SB: There is a really disgusting bar/club in Hackney called 'The Dolphin,' which I've always had a soft spot for. Until recently it stayed open till 4/5 in the morning and we used to go there when everything else closed. Now because of noise complaints and escalating crime it shuts at 1am. For those less chaotic evenings there’s a wonderful place in Hackney Wick called ‘The Crate’ which serves great pizza and locally brewed alcohol. You can also sit in boats on the canal instead of a table which is nice in the summer. 

CUS: What are five things you can’t live without?

SB: Sarcasm, time, the hour after sunset, electricity, white t shirts.

CUS: Do you believe that with the rise of digital photography the phrase “everyone can be a photographer” is true? What are your thoughts on digital vs. film photography?

SB: I’ve begun to look at it another way. Before digital, to be a photographer you had to seriously commit yourself to it, learning complex techniques, memorising numbers, spending money on every individual image. People respected that, photographer’s were treated with something akin to reverence in certain situations. Nowadays, because anyone can buy a camera and take photos, it is becoming increasingly apparent how few people can actually be photographers, even with such accessible technology and free instruction available. But there’s this unhealthy network of misguided support on social media when it comes to photos. ‘Likes’, ‘followers’ and the rest. It gives false credence to poor standards of work, but because so many people are engaging with it, it’s being utilised by companies to sell products, which feeds the culture and keeps the cycle going. But it’s very hard to argue with the masses. It’s like televised singing contests like the X factor, just because you have a good voice, doesn’t mean you can be a singer, but if enough people tune in, if enough people are duped into buying your record, suddenly you are considered a credible artists, and you’ve paved the way for more of the same thing. 

The digital vs film thing is a head scratcher alright. I like using film, I find it much easier to make a good photograph. The speed you work at necessitates a certain level of commitment to a subject which often results in a much stronger image. Working digitally is so throwaway and for me at least, comes with a lazy, cavalier attitude. I'll often shoot from the hip, maybe take ten pictures of the same thing, disregard an image before I've even properly looked at it. On the other hand, I can make sure the image is right, shoot over and over until I'm happy and see immediately if something isn't working.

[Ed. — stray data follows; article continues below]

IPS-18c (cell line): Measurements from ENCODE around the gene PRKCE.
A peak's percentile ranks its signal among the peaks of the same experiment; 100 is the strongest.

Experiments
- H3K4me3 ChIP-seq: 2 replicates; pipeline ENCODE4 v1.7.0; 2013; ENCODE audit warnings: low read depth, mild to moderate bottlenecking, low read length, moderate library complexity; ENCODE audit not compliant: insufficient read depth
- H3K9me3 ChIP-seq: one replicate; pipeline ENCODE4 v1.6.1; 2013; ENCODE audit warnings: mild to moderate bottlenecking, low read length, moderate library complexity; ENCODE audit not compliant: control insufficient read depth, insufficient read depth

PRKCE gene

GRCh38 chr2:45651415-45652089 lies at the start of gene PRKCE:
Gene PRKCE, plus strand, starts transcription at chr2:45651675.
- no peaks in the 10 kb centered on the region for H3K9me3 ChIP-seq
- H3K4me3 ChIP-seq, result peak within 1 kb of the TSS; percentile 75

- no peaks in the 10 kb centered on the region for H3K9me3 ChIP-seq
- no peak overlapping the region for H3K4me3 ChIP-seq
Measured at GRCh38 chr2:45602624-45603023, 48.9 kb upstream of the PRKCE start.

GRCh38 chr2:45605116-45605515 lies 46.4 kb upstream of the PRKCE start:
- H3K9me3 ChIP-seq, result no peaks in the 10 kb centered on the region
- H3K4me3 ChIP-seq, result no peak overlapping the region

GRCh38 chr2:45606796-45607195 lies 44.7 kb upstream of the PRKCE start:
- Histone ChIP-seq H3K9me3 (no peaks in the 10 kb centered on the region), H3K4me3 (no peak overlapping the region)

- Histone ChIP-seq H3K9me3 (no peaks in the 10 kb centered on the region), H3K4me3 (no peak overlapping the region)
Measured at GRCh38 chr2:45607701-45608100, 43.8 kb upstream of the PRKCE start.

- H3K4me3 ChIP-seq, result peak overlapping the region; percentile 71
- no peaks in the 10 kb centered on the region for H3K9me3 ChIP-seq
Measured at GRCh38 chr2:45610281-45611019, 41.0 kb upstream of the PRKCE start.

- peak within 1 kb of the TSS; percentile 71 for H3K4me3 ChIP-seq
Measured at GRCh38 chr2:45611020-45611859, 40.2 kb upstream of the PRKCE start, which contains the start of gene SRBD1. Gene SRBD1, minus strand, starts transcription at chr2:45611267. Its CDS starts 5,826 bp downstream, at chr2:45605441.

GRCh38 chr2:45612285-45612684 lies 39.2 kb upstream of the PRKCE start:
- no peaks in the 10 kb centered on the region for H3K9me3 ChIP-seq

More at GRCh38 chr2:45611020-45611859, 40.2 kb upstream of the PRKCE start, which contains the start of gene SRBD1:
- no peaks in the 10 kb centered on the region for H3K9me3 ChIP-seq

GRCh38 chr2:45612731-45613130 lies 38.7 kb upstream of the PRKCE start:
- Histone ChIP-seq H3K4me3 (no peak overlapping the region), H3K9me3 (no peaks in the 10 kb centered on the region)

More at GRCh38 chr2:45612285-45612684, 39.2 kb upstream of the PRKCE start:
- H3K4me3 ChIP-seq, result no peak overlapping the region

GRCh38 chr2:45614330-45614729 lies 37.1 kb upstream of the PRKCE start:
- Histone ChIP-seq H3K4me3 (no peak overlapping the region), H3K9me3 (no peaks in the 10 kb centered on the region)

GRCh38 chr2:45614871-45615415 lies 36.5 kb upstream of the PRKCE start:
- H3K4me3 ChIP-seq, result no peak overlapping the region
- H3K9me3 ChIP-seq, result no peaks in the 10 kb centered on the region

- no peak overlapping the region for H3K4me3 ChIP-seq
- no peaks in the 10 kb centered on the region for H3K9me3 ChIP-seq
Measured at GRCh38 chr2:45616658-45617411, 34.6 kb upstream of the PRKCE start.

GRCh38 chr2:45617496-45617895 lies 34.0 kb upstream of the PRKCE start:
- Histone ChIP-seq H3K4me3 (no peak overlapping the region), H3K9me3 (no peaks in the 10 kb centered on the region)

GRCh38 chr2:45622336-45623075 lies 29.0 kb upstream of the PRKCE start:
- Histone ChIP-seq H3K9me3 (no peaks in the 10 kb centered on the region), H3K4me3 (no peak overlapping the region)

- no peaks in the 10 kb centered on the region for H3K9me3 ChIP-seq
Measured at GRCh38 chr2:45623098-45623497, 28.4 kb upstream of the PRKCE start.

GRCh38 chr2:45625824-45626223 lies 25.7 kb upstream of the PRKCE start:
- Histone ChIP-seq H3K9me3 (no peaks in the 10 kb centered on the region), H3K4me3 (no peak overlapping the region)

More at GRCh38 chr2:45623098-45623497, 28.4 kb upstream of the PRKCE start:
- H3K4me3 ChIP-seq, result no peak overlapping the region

Luke Pasqualino for OUT Magazine

CUS: What are your thoughts on photography and the Internet (for example, mass amounts of images being uploaded every day via sites such as Flickr, Tumblr, Twitter, Facebook, Instagram…)?

SB: I've never really thought about it as a whole. I utilise those sites every day. These days everyone wants their pictures to be seen, whether it be a photograph of the foam on a coffee, or an award winning piece of photojournalism. Everyone wants to document what they’re doing and show other people. Here I am, this is what I’m doing/eating/drinking/looking like today, please give me your opinion, please support my decision. Again the really engaging photographs are being lost, but there’s also this really interesting visual vernacular emerging which is so universal. I saw this feature about Mexican drug lords using Instagram and posting pictures of like cards full of weed, dashboards covered in guns and groups of masked and unmasked men toting weapons in front of modded cars. It’s totally crazy but it’s also really quite cool.

CUS: Do you think that the Internet (as opposed to a gallery or any other art institution) is a legitimate place to showcase photographic work or do photographs have to be seen in "the flesh" to be fully appreciated and experienced?